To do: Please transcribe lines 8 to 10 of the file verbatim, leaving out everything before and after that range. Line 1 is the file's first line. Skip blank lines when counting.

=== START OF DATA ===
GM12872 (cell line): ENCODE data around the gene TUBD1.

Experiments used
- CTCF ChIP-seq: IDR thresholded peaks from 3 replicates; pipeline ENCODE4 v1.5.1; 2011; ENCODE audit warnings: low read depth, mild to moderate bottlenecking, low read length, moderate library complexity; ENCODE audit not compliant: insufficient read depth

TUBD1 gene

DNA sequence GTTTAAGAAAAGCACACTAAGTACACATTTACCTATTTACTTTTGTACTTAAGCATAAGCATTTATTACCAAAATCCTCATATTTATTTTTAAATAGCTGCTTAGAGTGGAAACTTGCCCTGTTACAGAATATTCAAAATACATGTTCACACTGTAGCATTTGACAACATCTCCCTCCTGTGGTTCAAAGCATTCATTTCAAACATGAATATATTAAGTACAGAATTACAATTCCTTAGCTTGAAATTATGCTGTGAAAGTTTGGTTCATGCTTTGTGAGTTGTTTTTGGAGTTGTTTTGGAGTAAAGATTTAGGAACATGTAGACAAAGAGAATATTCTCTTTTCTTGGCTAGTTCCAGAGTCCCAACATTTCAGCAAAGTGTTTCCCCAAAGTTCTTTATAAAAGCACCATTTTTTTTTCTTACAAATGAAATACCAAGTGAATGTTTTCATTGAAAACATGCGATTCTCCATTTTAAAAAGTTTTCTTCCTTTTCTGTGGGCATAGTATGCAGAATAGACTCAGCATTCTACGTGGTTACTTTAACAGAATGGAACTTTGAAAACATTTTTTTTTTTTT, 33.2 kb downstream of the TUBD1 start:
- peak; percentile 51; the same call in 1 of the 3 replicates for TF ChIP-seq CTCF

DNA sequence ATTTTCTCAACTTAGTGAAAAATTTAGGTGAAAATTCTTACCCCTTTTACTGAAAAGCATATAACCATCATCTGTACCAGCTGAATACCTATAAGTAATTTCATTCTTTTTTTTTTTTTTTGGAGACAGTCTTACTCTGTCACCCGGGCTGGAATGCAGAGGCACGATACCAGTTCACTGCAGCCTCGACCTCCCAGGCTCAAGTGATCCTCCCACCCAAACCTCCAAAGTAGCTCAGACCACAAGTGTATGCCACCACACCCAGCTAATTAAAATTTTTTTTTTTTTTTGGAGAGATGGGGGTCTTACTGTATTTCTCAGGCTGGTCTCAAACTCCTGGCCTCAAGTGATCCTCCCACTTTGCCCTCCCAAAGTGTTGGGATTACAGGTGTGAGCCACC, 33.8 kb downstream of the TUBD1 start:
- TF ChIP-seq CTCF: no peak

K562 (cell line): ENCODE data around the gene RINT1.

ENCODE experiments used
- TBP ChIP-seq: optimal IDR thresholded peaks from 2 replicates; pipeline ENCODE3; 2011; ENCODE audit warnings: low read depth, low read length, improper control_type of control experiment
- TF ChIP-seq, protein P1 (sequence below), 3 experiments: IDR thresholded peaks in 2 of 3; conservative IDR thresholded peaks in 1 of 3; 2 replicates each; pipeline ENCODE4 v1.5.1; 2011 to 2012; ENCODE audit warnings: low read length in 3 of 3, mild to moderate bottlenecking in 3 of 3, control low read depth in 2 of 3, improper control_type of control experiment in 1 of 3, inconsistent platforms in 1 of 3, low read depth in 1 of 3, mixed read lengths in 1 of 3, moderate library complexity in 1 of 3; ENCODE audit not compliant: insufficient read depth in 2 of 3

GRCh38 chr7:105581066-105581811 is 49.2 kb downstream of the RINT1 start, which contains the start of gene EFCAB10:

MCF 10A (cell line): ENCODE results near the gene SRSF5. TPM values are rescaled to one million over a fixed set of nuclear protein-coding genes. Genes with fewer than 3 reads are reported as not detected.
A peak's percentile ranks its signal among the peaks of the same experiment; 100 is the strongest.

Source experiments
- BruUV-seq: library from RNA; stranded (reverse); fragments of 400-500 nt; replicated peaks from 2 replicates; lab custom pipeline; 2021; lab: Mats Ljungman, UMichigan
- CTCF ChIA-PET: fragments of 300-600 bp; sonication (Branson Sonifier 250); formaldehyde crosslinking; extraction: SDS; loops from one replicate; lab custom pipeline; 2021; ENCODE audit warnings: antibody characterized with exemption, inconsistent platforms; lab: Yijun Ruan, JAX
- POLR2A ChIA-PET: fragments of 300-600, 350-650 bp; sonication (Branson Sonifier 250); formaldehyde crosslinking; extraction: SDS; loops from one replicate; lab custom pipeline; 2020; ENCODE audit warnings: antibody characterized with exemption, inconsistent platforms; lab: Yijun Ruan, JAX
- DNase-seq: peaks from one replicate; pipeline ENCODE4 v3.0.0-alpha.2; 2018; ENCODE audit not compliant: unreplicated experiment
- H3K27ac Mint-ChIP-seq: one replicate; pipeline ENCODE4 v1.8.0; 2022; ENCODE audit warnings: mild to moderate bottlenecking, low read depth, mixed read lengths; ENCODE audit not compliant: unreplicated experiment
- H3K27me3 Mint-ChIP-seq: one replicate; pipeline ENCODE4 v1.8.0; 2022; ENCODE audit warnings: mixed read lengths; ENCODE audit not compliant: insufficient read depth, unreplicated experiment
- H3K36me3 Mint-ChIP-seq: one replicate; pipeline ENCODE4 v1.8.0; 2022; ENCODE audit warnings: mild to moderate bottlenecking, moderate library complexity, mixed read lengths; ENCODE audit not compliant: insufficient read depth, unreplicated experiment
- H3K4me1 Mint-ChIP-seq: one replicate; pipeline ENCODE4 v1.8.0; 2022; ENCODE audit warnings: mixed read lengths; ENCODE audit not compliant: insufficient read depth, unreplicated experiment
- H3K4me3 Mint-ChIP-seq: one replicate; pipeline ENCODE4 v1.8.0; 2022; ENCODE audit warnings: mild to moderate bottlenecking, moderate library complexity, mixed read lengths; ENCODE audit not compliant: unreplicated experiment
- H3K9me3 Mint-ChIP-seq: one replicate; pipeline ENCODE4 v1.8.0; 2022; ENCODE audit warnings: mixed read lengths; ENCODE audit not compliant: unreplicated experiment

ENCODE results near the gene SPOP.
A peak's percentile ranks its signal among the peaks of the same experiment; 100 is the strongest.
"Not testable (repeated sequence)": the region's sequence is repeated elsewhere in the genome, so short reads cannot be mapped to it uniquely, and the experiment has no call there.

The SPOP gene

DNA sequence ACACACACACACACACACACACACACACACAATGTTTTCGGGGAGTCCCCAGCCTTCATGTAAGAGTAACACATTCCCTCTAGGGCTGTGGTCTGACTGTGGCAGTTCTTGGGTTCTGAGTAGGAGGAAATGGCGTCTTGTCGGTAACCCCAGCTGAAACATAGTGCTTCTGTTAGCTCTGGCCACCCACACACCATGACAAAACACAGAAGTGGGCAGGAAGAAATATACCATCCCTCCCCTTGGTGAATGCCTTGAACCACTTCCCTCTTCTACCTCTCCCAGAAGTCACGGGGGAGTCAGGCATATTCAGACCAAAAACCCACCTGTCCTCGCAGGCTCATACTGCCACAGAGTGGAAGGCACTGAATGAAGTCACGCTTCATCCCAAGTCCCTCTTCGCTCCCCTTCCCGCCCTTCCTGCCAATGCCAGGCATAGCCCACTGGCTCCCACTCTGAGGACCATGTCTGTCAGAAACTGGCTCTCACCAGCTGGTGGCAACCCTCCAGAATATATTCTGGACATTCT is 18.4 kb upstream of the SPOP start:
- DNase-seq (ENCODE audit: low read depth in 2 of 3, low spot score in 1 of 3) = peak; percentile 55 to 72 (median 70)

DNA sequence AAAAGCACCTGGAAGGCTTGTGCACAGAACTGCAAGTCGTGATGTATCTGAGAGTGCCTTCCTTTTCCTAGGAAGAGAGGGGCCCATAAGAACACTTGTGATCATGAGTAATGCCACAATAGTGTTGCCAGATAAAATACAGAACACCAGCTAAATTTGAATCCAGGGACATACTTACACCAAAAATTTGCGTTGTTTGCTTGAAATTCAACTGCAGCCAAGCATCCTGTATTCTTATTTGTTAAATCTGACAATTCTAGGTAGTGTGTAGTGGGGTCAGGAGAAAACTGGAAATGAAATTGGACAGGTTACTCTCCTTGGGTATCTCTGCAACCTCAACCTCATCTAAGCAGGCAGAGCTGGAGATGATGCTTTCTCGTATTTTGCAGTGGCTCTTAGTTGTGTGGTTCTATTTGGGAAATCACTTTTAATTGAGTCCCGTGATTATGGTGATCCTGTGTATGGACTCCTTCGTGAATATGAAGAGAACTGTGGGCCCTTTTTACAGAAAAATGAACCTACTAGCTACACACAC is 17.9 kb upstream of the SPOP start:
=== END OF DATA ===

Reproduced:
- TF ChIP-seq CTCF: no peak

K562 (cell line): ENCODE data around the gene RINT1.

ENCODE experiments used